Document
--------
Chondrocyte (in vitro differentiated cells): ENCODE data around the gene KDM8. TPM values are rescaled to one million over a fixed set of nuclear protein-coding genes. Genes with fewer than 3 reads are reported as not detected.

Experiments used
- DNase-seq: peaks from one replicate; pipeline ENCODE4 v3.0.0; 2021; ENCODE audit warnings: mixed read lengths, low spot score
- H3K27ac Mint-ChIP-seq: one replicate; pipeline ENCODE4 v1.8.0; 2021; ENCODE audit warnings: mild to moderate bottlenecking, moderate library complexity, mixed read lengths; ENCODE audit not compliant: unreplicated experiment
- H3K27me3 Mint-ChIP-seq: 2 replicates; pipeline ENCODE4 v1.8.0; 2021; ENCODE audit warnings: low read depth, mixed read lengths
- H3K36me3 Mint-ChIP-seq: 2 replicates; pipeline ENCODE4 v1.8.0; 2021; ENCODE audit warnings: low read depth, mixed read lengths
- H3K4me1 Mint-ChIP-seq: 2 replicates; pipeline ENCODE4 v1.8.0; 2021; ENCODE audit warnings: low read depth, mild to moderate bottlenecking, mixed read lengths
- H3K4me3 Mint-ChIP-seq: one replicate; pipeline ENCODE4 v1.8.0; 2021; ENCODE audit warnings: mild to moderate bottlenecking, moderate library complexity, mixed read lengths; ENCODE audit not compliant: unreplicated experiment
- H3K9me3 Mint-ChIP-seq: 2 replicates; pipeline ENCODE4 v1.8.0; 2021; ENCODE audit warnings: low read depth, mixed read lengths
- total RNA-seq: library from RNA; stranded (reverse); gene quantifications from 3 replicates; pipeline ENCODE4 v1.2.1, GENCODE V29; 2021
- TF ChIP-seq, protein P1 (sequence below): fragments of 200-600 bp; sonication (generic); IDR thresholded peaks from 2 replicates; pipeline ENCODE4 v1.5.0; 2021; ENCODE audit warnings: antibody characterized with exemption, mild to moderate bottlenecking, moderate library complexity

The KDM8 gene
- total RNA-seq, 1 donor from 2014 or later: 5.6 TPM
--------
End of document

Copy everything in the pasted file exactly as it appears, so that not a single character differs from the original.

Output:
Chondrocyte (in vitro differentiated cells): ENCODE data around the gene KDM8. TPM values are rescaled to one million over a fixed set of nuclear protein-coding genes. Genes with fewer than 3 reads are reported as not detected.

Experiments used
- DNase-seq: peaks from one replicate; pipeline ENCODE4 v3.0.0; 2021; ENCODE audit warnings: mixed read lengths, low spot score
- H3K27ac Mint-ChIP-seq: one replicate; pipeline ENCODE4 v1.8.0; 2021; ENCODE audit warnings: mild to moderate bottlenecking, moderate library complexity, mixed read lengths; ENCODE audit not compliant: unreplicated experiment
- H3K27me3 Mint-ChIP-seq: 2 replicates; pipeline ENCODE4 v1.8.0; 2021; ENCODE audit warnings: low read depth, mixed read lengths
- H3K36me3 Mint-ChIP-seq: 2 replicates; pipeline ENCODE4 v1.8.0; 2021; ENCODE audit warnings: low read depth, mixed read lengths
- H3K4me1 Mint-ChIP-seq: 2 replicates; pipeline ENCODE4 v1.8.0; 2021; ENCODE audit warnings: low read depth, mild to moderate bottlenecking, mixed read lengths
- H3K4me3 Mint-ChIP-seq: one replicate; pipeline ENCODE4 v1.8.0; 2021; ENCODE audit warnings: mild to moderate bottlenecking, moderate library complexity, mixed read lengths; ENCODE audit not compliant: unreplicated experiment
- H3K9me3 Mint-ChIP-seq: 2 replicates; pipeline ENCODE4 v1.8.0; 2021; ENCODE audit warnings: low read depth, mixed read lengths
- total RNA-seq: library from RNA; stranded (reverse); gene quantifications from 3 replicates; pipeline ENCODE4 v1.2.1, GENCODE V29; 2021
- TF ChIP-seq, protein P1 (sequence below): fragments of 200-600 bp; sonication (generic); IDR thresholded peaks from 2 replicates; pipeline ENCODE4 v1.5.0; 2021; ENCODE audit warnings: antibody characterized with exemption, mild to moderate bottlenecking, moderate library complexity

The KDM8 gene
- total RNA-seq, 1 donor from 2014 or later: 5.6 TPM